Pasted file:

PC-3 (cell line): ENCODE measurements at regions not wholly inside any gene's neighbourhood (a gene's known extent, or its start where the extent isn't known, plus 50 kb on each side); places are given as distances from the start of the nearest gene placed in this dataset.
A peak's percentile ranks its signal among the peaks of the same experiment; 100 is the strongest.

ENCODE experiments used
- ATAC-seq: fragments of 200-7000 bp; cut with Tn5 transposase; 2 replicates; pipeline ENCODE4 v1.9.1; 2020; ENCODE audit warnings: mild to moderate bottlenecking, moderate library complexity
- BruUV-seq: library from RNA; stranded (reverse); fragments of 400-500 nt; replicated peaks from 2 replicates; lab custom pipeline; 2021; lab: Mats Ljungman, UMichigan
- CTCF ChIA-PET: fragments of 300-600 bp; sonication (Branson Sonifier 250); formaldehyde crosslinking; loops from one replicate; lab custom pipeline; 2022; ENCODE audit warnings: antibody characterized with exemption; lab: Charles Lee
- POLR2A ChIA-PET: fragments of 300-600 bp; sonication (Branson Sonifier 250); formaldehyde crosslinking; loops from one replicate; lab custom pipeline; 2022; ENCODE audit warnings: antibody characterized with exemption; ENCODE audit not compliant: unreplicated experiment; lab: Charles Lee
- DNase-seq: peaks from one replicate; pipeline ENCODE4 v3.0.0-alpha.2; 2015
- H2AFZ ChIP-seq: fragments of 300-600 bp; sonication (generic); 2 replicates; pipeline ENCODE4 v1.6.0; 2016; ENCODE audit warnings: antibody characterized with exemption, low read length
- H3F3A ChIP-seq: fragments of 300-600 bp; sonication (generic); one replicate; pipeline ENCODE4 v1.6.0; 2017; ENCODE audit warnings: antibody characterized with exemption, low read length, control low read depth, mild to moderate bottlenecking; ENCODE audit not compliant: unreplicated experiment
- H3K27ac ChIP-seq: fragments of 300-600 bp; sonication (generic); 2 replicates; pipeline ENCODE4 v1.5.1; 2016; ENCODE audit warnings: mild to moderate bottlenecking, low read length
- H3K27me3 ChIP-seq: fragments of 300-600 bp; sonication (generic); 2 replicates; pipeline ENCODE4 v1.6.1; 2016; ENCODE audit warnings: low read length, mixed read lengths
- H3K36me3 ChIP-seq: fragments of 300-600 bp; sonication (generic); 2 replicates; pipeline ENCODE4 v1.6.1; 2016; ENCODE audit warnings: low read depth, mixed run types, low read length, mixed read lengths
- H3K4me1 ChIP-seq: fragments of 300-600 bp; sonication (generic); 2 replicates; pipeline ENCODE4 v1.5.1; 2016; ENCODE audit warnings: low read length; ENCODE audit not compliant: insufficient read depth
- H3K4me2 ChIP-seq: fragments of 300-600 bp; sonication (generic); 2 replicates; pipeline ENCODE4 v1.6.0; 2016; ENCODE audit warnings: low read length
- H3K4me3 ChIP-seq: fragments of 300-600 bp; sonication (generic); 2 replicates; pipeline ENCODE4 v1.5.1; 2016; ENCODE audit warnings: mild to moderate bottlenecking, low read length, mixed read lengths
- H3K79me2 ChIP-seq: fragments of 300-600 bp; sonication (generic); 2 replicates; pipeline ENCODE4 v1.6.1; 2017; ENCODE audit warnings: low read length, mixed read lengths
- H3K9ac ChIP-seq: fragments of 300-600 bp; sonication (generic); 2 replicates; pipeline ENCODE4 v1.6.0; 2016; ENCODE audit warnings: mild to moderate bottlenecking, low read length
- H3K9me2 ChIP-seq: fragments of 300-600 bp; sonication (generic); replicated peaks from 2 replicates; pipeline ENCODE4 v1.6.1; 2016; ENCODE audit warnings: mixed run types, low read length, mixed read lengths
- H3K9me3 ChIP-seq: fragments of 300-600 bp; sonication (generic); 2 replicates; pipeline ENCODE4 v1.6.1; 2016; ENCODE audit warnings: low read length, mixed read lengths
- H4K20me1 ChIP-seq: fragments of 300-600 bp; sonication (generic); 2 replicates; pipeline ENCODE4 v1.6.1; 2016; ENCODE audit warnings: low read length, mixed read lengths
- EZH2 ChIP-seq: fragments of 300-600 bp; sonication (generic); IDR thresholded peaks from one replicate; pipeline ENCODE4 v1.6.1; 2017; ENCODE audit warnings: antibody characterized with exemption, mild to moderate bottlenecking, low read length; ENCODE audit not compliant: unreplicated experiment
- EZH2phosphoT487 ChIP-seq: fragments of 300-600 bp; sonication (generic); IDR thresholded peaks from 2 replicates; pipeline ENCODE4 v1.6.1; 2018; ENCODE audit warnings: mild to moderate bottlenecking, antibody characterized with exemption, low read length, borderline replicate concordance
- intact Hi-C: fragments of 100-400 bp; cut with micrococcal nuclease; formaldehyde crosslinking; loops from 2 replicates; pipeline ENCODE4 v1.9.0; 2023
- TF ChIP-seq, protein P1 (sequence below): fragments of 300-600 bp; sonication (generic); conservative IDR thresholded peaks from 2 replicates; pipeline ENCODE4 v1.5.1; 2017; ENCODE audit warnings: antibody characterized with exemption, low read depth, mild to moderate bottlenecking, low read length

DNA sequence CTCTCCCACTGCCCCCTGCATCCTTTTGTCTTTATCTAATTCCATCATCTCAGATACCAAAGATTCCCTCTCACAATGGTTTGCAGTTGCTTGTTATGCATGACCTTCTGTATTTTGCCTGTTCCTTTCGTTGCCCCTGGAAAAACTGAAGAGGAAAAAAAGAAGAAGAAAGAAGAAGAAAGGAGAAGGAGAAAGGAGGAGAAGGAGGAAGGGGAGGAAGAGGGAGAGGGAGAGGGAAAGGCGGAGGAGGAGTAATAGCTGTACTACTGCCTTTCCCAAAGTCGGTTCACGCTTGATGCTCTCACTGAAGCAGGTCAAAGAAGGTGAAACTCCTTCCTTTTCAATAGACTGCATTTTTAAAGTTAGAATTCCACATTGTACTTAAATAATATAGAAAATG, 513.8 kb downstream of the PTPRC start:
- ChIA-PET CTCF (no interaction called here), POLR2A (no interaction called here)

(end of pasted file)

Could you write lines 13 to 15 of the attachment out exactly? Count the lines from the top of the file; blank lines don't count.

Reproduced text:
- H3K36me3 ChIP-seq: fragments of 300-600 bp; sonication (generic); 2 replicates; pipeline ENCODE4 v1.6.1; 2016; ENCODE audit warnings: low read depth, mixed run types, low read length, mixed read lengths
- H3K4me1 ChIP-seq: fragments of 300-600 bp; sonication (generic); 2 replicates; pipeline ENCODE4 v1.5.1; 2016; ENCODE audit warnings: low read length; ENCODE audit not compliant: insufficient read depth
- H3K4me2 ChIP-seq: fragments of 300-600 bp; sonication (generic); 2 replicates; pipeline ENCODE4 v1.6.0; 2016; ENCODE audit warnings: low read length